“[When I come out eel fishing] I feel part of my father, my grandfather and their fathers before them” said Terry Denny.

“As long as people do this in a good way, we will have it for a long time. Money and the economy … this cannot supply this. We are here to take what we need and [as much as] people ask for.”

eel on the ground
An eel is offered to the spirit world to give thanks for allowing people to harvest them. (Mackenzie Pardy)

Denny also stressed the importance of food offerings to the spirit world. He said his great-grandfather was always sure to offer an eel to the fire in prayer, even when he didn’t have enough to feed his family.

The sacrifice of one eel to the spirit world signifies the lack of greed in these cultural traditions.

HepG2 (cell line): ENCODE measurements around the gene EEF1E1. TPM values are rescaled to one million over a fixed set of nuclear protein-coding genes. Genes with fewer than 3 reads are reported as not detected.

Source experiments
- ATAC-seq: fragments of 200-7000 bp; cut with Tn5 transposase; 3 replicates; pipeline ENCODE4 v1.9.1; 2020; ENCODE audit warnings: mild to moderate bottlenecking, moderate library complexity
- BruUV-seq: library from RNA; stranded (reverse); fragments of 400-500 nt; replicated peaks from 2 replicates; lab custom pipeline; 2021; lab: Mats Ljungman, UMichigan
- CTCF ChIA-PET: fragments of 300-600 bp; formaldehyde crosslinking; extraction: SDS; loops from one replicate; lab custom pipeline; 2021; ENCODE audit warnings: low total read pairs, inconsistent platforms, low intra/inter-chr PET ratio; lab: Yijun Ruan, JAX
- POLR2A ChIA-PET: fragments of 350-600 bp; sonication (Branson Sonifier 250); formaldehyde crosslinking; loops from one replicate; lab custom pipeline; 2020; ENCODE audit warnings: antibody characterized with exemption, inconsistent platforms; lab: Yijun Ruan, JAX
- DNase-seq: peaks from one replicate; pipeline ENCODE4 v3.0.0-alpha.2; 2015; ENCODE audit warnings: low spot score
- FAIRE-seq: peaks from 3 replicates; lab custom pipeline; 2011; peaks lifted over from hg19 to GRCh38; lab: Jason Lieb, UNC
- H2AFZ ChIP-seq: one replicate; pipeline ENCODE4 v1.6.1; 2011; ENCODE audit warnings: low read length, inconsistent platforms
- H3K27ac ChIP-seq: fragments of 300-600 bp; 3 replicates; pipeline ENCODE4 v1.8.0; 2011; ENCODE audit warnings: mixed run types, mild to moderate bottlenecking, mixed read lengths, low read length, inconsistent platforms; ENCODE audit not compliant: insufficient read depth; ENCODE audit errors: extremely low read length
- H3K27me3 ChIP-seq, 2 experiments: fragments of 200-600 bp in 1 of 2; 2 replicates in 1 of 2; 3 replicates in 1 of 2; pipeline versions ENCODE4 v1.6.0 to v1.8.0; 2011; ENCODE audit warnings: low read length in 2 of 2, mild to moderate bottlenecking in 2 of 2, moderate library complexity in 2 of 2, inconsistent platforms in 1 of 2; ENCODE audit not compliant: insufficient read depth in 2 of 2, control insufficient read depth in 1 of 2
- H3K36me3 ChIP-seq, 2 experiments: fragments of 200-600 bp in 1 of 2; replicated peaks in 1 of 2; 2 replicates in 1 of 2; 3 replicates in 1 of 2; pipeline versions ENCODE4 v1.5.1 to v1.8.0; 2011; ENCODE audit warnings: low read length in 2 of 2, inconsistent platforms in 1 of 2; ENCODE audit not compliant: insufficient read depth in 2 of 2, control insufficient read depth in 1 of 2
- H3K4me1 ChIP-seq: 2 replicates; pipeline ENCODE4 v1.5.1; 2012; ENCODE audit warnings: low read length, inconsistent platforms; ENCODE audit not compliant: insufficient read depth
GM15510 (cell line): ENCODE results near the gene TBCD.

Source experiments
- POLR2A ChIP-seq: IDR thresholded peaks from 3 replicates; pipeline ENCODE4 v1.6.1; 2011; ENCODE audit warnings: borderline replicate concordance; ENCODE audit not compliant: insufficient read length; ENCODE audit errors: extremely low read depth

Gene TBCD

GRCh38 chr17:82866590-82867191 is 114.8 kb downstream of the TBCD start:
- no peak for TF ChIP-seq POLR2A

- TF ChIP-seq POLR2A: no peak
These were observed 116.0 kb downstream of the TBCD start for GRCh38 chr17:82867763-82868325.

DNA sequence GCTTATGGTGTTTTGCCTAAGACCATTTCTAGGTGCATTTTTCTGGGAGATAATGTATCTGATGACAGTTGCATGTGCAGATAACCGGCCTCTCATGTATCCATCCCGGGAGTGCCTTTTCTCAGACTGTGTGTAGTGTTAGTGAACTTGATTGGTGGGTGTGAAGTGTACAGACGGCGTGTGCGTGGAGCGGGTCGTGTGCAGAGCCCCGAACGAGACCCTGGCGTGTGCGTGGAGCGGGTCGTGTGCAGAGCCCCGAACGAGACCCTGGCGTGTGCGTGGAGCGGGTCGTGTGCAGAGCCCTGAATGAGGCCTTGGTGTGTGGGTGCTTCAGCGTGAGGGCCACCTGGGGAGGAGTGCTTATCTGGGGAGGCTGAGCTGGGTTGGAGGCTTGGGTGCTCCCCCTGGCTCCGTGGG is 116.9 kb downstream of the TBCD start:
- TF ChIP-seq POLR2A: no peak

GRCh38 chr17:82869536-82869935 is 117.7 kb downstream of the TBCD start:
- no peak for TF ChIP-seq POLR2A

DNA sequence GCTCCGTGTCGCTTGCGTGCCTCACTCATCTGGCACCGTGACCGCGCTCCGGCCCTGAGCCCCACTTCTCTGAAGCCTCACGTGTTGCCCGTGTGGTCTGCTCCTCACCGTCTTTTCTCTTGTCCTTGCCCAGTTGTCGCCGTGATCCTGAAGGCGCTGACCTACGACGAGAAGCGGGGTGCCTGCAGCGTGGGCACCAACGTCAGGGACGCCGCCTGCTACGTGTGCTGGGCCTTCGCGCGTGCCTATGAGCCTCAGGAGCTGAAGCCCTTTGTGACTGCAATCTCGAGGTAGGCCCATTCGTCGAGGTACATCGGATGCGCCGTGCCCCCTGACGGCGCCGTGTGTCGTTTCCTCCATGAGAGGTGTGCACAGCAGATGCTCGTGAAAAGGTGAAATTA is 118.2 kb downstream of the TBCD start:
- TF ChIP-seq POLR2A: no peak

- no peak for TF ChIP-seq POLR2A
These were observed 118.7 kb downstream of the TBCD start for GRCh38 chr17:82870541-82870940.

“We cannot take all, we must give back. The spirit world takes care of us when we give back,” said Denny. “When we do not walk with the spirit world … then greed, hate, all those bad things come with that.”

two men on ice ice fishing
Eeling is done traditionally with community in mind. (Mackenzie Pardy)

Aaron Prosper is a Mi’kmaw artist and health consultant who is deeply involved with efforts to preserve and revitalize Mi’kmaw culture, language and traditions in Nova Scotia. His family used to clean and package the eels they caught and give them out to different families, elders and people in need, he said.

He’s noticed a change in the number of eels they catch over the past 15 years. It used to be that they could bring home about 50 in a day, meaning they only needed one trip to provide enough eels for the community. Today the outings yield much smaller numbers.